Available from Bendix as an add-on to its ABS-6 braking system with Automatic Traction Control is eTrac, an automated air pressure transfer system for 6×2 tractors and trucks. eTrac automatically engages and disengages the vehicle’s airbag pressure transfer system during low-traction events, transferring pressure from the undriven axle to the driven axle without requiring driver input.

“By automating the air transfer process, the eTrac system makes it easier for fleets to take advantage of the more efficient suspensions typically found on 6×2 tractors,” Thomas states. “Unlike a manual system, eTrac can respond in fractions of a second to a low-traction situation, offering real-time adjustment. eTrac also provides protection against drivetrain damage by automatically disengaging after a low-traction event or when the vehicle’s speed exceeds 25 MPH.

Bendix has also enhanced its TABS-6 Advanced trailer roll stability system with automatic lift axle control. When equipped on a trailer with a lift axle, TABS-6 Advanced monitors the load on the air bags and based on the trailer’s suspension capacity and legal load limits will raise or lower the axle as required without driver input. Automatic lift axle control is customizable and can be set to lower the axle automatically when the trailer is parked so when the trailer is loaded it is ready to handle its weight capacity.



Paula Ngo, marketing coordinator at Hendrickson Truck Commercial Vehicle Systems, says that in addition to providing fuel and weight efficiencies, a 6×2 configuration such as Hendrickson’s OPTIMAAX system also offers versatility through its liftable axle.

“With OPTIMAAX, the integrated lift axle, suspension and controls are installed in the pusher position, allowing the tractor to operate in both 6×2 and 4×2 configurations,” Ngo explains. “The lifted axle position provides increased traction by increasing drive axle load, which offers a distinct advantage over traditional 6×2 tag systems when backing under trailers in soft soil or wet conditions, and driver intervention is not necessary due to the system’s fully automated load-sensing controls for axle lowering and lifting.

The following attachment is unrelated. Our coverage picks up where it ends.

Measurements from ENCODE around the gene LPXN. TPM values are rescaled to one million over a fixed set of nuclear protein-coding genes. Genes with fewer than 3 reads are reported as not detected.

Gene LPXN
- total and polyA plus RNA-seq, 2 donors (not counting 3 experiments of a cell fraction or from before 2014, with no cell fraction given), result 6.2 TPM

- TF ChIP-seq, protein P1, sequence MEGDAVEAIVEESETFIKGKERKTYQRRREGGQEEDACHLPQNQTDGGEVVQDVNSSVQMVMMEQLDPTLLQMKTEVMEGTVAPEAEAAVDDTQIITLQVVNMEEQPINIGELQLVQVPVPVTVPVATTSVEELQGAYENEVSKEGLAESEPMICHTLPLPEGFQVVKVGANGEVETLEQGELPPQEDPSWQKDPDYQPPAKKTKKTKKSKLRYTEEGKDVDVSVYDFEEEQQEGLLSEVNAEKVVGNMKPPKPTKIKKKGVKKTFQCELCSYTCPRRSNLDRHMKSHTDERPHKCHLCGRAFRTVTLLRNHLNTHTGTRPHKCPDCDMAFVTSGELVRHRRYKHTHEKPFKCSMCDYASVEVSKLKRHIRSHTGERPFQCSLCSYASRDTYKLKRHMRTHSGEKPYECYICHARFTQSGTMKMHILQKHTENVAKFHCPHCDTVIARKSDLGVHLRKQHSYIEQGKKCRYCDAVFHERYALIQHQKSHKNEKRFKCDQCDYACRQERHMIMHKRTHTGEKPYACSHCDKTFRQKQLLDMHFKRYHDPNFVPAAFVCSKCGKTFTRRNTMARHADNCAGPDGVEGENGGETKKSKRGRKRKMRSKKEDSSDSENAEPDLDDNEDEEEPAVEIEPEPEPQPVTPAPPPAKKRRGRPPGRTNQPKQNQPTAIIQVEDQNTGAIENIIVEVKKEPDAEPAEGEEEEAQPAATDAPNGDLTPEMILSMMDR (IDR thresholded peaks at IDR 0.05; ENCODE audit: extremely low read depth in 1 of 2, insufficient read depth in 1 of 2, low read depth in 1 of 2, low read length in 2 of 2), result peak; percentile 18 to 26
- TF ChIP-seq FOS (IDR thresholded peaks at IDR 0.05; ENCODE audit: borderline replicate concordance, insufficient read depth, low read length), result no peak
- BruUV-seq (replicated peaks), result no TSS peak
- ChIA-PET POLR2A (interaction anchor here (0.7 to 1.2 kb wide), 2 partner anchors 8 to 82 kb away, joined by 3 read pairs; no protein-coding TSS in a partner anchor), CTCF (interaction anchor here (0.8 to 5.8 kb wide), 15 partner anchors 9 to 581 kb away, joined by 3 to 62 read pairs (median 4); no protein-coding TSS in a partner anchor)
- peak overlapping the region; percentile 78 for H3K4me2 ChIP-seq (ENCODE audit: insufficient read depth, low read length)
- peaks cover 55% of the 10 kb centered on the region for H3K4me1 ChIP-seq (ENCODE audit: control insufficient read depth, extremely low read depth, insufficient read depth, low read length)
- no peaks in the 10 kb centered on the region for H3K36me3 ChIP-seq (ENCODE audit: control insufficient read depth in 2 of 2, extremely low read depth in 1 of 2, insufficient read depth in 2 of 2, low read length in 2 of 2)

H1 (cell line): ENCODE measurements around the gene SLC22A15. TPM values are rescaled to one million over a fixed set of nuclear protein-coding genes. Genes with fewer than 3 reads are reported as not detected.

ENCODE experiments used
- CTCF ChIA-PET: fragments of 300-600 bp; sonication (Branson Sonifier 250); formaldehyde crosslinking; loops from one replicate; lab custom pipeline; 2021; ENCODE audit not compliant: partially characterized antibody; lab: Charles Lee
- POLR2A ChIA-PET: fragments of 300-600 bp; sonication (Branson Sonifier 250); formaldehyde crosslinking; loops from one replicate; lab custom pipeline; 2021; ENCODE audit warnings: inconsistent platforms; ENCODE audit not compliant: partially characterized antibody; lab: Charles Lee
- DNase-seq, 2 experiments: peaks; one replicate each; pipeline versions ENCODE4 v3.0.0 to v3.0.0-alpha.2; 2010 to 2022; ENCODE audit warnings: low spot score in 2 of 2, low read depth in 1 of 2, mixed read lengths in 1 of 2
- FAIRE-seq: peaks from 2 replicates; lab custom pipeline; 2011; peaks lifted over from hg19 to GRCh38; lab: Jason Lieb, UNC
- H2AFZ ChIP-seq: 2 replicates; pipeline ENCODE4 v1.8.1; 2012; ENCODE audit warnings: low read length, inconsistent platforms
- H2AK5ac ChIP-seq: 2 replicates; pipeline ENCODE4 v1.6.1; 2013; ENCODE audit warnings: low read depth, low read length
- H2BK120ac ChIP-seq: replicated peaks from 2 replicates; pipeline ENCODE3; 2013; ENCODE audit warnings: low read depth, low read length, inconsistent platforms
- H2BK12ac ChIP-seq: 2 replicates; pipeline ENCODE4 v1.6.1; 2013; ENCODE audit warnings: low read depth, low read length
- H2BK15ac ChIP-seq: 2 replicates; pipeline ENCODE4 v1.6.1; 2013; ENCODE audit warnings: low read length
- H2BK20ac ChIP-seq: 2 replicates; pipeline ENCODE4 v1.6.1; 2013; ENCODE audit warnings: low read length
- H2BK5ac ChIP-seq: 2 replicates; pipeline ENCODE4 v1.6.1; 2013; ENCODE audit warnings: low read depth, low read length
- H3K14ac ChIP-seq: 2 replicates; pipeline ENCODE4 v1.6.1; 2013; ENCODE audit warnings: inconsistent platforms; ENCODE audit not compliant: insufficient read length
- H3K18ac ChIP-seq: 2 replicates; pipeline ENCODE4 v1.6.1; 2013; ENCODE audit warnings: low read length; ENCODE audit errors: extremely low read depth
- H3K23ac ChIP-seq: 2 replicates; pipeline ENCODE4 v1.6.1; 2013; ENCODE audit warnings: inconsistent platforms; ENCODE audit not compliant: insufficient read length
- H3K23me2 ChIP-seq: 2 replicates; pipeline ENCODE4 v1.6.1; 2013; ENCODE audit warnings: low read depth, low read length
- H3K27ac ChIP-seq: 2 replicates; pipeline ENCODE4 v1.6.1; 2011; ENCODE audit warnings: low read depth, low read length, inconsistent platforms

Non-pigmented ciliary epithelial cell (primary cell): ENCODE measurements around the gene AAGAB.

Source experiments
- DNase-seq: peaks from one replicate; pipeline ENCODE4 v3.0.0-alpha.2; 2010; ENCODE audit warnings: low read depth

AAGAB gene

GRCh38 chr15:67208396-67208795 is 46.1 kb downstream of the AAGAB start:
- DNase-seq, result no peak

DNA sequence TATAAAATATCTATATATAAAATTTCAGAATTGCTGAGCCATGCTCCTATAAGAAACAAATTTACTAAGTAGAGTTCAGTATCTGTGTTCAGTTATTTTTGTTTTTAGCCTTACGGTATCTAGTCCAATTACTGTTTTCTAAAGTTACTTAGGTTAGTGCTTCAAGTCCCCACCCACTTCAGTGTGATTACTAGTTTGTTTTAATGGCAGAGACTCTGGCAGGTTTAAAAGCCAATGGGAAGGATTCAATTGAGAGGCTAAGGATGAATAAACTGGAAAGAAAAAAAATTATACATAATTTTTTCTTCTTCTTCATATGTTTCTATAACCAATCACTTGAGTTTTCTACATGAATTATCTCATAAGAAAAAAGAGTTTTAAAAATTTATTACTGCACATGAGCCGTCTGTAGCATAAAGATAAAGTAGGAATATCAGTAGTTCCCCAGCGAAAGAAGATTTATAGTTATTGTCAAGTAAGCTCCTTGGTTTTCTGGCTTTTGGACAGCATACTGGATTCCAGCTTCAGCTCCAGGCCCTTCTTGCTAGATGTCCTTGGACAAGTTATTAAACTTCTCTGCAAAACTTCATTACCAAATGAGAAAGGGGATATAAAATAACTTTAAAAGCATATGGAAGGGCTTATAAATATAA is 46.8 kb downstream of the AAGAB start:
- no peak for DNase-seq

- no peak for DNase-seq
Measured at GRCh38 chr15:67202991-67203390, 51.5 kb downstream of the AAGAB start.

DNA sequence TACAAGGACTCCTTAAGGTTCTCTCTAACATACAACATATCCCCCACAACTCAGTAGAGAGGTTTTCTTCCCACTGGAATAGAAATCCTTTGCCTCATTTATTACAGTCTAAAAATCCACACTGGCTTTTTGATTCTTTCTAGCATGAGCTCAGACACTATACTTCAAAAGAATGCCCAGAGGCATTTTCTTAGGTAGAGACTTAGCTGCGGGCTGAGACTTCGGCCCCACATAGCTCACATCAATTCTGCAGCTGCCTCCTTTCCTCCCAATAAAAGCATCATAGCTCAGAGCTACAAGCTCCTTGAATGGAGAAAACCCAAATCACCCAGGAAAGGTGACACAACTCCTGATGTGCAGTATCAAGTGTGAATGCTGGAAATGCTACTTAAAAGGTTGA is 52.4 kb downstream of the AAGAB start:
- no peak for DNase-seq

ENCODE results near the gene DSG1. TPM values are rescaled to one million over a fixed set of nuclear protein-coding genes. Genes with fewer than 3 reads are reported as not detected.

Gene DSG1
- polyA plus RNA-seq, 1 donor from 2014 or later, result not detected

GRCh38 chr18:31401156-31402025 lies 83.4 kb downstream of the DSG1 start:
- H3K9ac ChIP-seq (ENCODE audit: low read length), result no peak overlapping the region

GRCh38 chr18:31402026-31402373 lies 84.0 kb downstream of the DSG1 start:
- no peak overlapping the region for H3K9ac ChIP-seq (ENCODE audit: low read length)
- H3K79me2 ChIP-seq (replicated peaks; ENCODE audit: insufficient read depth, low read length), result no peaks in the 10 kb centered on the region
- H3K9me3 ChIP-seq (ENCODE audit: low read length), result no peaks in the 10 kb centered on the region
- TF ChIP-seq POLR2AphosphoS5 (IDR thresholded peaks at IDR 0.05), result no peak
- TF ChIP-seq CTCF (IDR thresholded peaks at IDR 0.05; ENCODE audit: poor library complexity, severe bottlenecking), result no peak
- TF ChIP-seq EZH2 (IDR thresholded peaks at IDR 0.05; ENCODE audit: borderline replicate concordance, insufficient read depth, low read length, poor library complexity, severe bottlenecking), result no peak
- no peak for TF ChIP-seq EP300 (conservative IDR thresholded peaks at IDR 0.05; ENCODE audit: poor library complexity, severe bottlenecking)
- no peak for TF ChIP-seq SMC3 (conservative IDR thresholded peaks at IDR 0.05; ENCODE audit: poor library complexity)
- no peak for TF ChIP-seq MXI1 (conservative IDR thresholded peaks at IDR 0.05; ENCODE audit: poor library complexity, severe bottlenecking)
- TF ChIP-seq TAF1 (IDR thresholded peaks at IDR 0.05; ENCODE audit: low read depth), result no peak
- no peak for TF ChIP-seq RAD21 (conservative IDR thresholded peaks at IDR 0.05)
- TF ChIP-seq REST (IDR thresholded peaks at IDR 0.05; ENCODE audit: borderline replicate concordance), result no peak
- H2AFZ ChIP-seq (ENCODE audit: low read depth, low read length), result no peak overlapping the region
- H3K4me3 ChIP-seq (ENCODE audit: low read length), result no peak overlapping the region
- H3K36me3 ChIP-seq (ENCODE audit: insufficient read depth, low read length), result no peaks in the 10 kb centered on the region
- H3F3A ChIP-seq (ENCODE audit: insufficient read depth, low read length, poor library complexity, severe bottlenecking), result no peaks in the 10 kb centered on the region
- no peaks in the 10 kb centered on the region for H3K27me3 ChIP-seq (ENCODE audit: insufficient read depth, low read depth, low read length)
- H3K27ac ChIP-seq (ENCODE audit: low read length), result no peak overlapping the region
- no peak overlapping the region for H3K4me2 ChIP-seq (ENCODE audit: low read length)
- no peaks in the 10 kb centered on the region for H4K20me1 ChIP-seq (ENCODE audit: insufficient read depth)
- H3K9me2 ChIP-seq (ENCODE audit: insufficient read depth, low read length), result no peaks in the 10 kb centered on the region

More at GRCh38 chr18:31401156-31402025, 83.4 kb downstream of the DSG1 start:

“In addition to the 2.5 to 3% fuel economy savings achieved by 6×2 systems,” Ngo adds, “OPTIMAAX can achieve an additional 2 percent in fuel savings when it operates in its lifted position, yielding up to a 5% fuel economy improvement and a weight savings over 6×4 configurations. The system’s capabilities address the operational needs of variable load carriers such as bulk haulers and other applications experiencing empty backhauls.”

Jason Heath, product manager, powered vehicle systems at SAF-Holland, notes how the use of 6×2 axles and suspensions is becoming more popular. “6x2s offer significantly improved fuel economy versus traditional 6x4s,” he states. “Additionally, 6x2s now benefit from electronic stability control and automatic axle lifting/load regulating technologies that help improve traction. 6×2 products have also been weight reduced substantially.”

SAF-Holland truck suspension products for vocational applications include the 13,500-lb. capacity Neway LSZ auxiliary steerable lift axle. “With lift axles, small is a big deal,” Heath says. “Space has become a precious commodity on chassis due to the requirements for diesel exhaust fluid (DEF) tanks and larger exhaust systems. Even when there is enough space for a traditional lift axle, a shorter one is preferred to give body builders more space for additional equipment.”

Increased capacity

On the trailer side, of SAF-Holland’s business, the company has expanded its CBX Series Air Suspension/Slider Axle System for the North American market. Included is the SAF CBX46, a 46,000-lb. capacity system that features a new trailing arm designed to handle increased duty cycle and axle capacity demands for moderate- to heavy van and reefer applications. Also new is the 50,000-lb. capacity SAF CBX50 air suspension slider axle system, which is also approved for the Mexican market. This spring, SAF-Holland will also be introducing its ULX40 mechanical trailer slider suspension system.

Ridewell Suspensions is adding a new series of trailer suspensions to its RSS-233 product line. The 13,200-lb. capacity suspensions designed to reduce weight include a compact mounting envelope and an adjustable hanger system, and ship fully assembled to simplify installation. The 233 series steerable liftable suspensions are available in a range of ride heights.

Also launched by Ridewell is the RAR-266 Series trailer air ride suspension. The completely new product features a 5-3/4-in. large diameter axle and is available initially in narrow and wide pivot bushing models as well as 23,000- and 25,000-lb. capacities.